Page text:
OpenCalais followup

As I wrote a while ago, I’ve been experimenting with the Calais Auto Tagger plugin which interfaces WordPress with OpenCalais. After writing a post, you push a button and it looks at the text and comes up with some tags. After running it over my entire site, I ended up with over 5,000 tags. Eat that, LiveJournal. However, there’s quite a lot of crap in there, and I’m going to need to do some cleanup.

Software and religion

As you have probably noticed, I’ve just gone through a major software migration for my web site. I was using typo. It was OK, but had a few problems. While its web site describes it as “lean”, that isn’t really the reality. It also relied on a combination of Apache, LigHTTPd and FastCGI that tended to break down without explanation. The biggest reason for change, though, was that typo’s authors’ idea of what was important functionality was diverging from mine.

LJ Abuse (again)

Another user gets suspended from TrollJournal for posting public information, info that had been made public by the person detailed. The backstory is that LiveJournal has introduced advertising in the form of “sponsored communities” with third party identity tracking. To quote the LiveJournal “contract” back in 2004: It may be because it’s one of our biggest pet peeves, or it may be because they don’t garner a lot of money, but nonetheless, we promise to never offer advertising space in our service or on our pages.

Be a web whiz

Quote from actual conference session description: The mellow flavor of Swiss cheese enhances sandwiches, soups, and sauces. Experts know how to control the size of the holes in Swiss cheese by changing the acidity, temperature, and curing time during the complicated holeforming fermentation process. Similarly, site visitors savor the experience of interacting with enterprise content and traditional HTML and graphics on web pages. The title also uses “surfacing” as a verb.

Tinfoil hat alert

According to Google Watch, our favorite search engine is dying. Supposedly Google is not indexing anywhere from ten percent to seventy percent of the pages it knows about. Well, those are some pretty huge error bars, which right away scream out “wild speculation”. But if we read on, the guy offers as evidence the fact that his web site, namebase.org, appears as a bare URL in the Google index, rather than having the conventional snippet of content and careful indexing.

Internet Explorer security hole

New Windows / Internet Explorer security hole: Upload any Windows executable you like to a web server. Set up the web server to send .exe files as text/html. Put a CLSID in the filename. Post links to the file, cloaking them as http://www.innocenturl.com%01%00@www.yoursite.com/virus/whatever via the previously announced URL cloaking bug. Wait for anyone using Internet Explorer to click on the innocent-looking link and get asked if they want to open the HTML web page.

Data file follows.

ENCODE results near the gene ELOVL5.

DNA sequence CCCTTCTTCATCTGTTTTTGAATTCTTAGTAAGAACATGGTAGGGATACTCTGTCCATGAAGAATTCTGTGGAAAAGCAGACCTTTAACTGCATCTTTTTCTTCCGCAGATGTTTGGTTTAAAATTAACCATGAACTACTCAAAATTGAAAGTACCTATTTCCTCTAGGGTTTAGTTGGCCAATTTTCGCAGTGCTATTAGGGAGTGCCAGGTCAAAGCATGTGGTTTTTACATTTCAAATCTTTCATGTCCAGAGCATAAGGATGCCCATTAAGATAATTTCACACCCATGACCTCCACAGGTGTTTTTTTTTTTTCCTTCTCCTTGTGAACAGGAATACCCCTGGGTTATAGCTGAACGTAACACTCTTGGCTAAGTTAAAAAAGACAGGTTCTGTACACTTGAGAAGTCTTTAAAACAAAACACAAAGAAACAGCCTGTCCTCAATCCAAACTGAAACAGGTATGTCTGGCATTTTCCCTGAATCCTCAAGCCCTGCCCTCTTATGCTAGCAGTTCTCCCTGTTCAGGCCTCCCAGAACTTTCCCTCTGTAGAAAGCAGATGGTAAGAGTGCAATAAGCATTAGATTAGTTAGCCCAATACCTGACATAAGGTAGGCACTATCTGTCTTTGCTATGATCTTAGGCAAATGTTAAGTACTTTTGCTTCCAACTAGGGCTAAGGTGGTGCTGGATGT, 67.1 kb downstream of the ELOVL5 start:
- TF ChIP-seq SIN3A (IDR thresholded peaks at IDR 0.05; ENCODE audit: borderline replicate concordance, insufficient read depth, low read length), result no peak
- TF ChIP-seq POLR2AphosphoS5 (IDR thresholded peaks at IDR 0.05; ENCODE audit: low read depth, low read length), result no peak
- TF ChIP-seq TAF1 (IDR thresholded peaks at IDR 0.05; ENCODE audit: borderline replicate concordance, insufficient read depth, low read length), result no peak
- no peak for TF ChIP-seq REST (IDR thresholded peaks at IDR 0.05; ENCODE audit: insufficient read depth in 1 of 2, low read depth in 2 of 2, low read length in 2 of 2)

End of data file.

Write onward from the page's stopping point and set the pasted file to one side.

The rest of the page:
Busy with optical media

Spent Friday morning clearing up a random disaster… some legacy application that suddenly needed to go out on CD, that had never been designed to run on read-only media. Then I went to the MIT lunch trucks. I spent the afternoon continuing to learn J2EE and SQL. I now have a simple user registration / login application written, which uses request dispatch and HTML files for look and feel. The book I’m learning from is OK on the Java stuff, but does a really poor job of teaching good systems design; they have all their HTML shoved into the servlets.

Fear my pagerank

My web site has been around since the days of HTML 1.0. It’s been at the same URL for nearly a decade, and is linked to by thousands of copies of FAQ documents. Because of this journal and the photos page, it’s also updated regularly. As a result, and thanks to Google’s pageranking algorithm, I’m the first thing you get if you Google search for “mathew”. I’ve noticed that this means that anything moderately obscure I mention in my journal will soon end up near the top of the Google search results for the appropriate keywords.

Minnesnowta

Got home, booked tickets to Minnesota. It’s funny, when I married Sara I didn’t really think about the fact that it would mean visiting Minnesota every other winter. Not that I’d have decided differently; I’m just amused that it didn’t occur to me. Also fixed my web site. The Perl script rewrote most the HTML for AT&T’s web servers, but I had to change a few URLs in my LiveJournal template and fix the redirection at pobox.